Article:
Two comments:The upthread discussion about GM-as-referee, in conjunction with @loverdrive's comment about Apocalypse World, makes me think that there are two ways the GM can orchestrate conflict:
(1) In advance of play, by authoring the puzzle/gauntlet/challenge.(2) During play, by a process of framing and consequence-narration.
In case (1), the overarching rule that governs the GM during play must be follow through on what you've authored. The GM needs to be unflinching in this respect. (Here, I depart from what I said in the OP about "the unwelcome" not seeming applicable in this sort of play. I think that was wrong.) There are also very strict rules that apply to the pre-play authorship phase: the puzzle/gauntlet/challenge has to be, in some sense, beat-able. Because parts of it are not only hidden, but operate on the basis of "logical extrapolation within the fiction", the process of extrapolation must be sufficiently knowable to and learnable by the players that they can, if they pay attention and play well, beat the challenge. I continue to believe that this puts significant limits on what the fiction can involve, as per my (and @AdbulAlhazred's) posts upthread, as well as in other past threads.
Players in case (1) have an incentive to minimize the risks to their characters, as part of the process of beating the challenge. This means that case (1) play is unlikely to produce a story in the literary/aesthetic sense, for two reasons:
(a) The characters risk being somewhat incoherent, being risk-minimisers locally (always poking with their 10' poles, etc) but ludicrous risk takers in their overarching goals (always taking on these puzzles/gauntlets/challenges with insane kill rates). We can lampshade this by imagining that all our 1st level wizards also have the personalities of extreme sports enthusiasts, but I think the characters remain a bit weird.(b) The better the players play, the less that the game will produce rising action => climax/crisis => resolution. Although, in the fiction, the situation might involve intense physical stress and drama, at the table the challenge is essentially intellectual (like most other table-top games). And intellectual puzzle solving simply doesn't produce that narrative structure. It's true that in some cases there will be the thrill of the dice roll, but skilled play tries to minimise dependence on lucky rolls.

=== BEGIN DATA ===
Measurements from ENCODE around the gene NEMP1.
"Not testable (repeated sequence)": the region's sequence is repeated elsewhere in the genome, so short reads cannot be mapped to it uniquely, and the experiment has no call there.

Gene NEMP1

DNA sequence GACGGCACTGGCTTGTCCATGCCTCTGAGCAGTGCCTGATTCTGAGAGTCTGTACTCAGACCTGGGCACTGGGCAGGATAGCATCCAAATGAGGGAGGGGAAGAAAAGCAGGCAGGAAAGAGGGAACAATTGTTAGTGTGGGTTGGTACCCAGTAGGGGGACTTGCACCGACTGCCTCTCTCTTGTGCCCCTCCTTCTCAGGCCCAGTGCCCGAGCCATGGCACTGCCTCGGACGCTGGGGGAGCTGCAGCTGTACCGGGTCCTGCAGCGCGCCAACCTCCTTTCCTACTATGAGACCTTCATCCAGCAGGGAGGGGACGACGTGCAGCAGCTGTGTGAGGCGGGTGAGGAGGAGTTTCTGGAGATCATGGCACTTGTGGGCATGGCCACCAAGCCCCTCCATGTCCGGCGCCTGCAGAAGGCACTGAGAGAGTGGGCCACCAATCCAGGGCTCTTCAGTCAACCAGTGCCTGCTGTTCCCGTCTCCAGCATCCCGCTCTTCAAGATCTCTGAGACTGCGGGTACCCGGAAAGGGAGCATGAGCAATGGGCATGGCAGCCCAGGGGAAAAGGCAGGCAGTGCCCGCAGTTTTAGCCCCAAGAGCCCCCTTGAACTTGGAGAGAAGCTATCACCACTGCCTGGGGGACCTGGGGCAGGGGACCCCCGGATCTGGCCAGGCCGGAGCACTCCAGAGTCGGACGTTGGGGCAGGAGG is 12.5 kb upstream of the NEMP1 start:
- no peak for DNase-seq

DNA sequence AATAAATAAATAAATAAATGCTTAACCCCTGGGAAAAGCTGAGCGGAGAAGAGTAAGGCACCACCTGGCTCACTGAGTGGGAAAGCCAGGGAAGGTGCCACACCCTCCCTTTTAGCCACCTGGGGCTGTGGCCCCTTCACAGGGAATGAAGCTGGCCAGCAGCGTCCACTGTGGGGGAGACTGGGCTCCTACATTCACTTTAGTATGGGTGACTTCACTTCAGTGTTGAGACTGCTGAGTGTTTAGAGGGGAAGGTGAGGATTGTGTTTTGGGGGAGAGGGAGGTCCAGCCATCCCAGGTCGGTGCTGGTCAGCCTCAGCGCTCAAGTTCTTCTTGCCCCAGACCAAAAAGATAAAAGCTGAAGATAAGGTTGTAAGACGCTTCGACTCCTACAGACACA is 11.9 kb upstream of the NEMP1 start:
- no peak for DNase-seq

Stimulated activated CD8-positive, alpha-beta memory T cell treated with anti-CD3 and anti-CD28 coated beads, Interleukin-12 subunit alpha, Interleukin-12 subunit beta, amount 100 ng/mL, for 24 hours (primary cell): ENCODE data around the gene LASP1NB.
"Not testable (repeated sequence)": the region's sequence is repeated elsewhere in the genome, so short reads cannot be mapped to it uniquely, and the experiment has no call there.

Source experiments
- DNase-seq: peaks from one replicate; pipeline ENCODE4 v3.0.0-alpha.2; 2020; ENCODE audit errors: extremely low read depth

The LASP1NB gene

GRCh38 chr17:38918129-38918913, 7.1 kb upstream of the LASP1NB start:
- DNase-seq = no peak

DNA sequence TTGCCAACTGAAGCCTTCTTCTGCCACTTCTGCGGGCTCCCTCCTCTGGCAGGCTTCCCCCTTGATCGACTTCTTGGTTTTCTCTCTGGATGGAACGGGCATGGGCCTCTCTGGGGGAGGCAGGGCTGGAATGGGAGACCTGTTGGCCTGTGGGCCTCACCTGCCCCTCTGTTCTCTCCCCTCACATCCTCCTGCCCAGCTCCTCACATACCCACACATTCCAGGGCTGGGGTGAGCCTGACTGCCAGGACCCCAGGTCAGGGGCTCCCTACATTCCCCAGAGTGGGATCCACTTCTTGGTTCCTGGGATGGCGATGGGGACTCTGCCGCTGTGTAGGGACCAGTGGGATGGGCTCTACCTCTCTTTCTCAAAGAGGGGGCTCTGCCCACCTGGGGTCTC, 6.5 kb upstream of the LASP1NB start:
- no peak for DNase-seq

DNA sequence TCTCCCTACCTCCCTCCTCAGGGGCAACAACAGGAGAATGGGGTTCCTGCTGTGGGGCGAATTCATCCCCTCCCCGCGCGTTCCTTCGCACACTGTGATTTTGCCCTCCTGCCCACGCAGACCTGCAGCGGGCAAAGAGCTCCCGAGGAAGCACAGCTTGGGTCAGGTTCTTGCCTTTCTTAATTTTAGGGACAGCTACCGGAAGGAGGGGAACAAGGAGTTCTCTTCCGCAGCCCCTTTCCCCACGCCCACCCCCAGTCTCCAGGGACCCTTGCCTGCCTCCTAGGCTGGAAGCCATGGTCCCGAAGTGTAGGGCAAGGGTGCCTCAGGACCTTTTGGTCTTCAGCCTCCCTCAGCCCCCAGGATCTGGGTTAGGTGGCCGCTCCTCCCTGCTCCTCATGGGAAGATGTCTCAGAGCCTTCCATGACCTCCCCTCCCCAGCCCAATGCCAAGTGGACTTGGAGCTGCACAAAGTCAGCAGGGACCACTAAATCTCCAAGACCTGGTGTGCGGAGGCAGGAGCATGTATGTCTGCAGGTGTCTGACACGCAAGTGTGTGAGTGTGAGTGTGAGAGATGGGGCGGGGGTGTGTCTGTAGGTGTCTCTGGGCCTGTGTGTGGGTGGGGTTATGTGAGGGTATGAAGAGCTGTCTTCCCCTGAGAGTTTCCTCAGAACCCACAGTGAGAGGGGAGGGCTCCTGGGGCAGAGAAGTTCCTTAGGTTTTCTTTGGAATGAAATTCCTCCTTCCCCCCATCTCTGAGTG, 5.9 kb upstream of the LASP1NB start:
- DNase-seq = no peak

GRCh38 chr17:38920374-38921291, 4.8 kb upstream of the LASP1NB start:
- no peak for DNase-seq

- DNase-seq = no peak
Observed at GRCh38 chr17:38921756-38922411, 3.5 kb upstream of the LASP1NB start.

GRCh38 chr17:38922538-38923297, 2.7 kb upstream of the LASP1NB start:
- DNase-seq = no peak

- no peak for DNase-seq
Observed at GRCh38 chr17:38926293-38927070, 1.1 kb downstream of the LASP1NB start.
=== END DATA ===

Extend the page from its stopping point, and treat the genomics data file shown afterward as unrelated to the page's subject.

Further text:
(a) is indeed an interesting source of tension, and one way to resolve it is to recognize that the player's goals are not the character's goals and get the players OOC to buy into a scenario. We had some discussion upthread about starting in medias res, but there are other ways to frame scenarios too, such as getting players to agree to a scenario where, despite their characters' intentions merely to buy cargo low and sell high elsewhere, they will find themselves shipwrecked somewhere interesting, where there's both treasure and danger to be found, as well as a way to repair or replace their ship. That way they can be risk-minimizers both locally and globally, if that's the roleplaying choice they want to make.
(b) I don't want to assume I know what you mean when you say "The better the players play, the less that the game will produce rising action => climax/crisis => resolution." The words after that indicate that you might be using some kind of Forge jargon: that it's not enough to have a climax of the sort that will naturally occur when addressing a challenge (like impressing the natives with your halfling-cooking skills enough that they'll help you fix your boat and get Lost Pete's Buried Treasure out of the Dinojungle). It sounds like there's an additional meaning there, that you have to experience certain emotions as well at moments of decision. Is that correct?
At any rate I want to say that emotions (unlike gameplay) can be generated retroactively in the retelling, even independently of the GM! That time your PC lost an arm to a marilith's lucky crit may not at the time have generated a lot of emotional commentary beyond, "oh no, Grewishka's out! what do we do now?" but as you're writing Grewishka's journal entry for the day, awkwardly and left-handed, feel free to retroactively reinterpret imaginary portents ("I saw a crow this morning, the same crow I've been seeing for the past week, always staring at me with a queer gaze that makes my arm ache") or your own reaction to the events of play. "I stared down at my own arm, lying there on the floor, and felt overcome by not grief or loss, but rage. 'I. Was. USING THAT!' I screamed at the marilith, and began hammering it with my shield, somehow heedless of the pain. Even now I still feel oddly like myself despite the loss. Perhaps I am more than just a sword."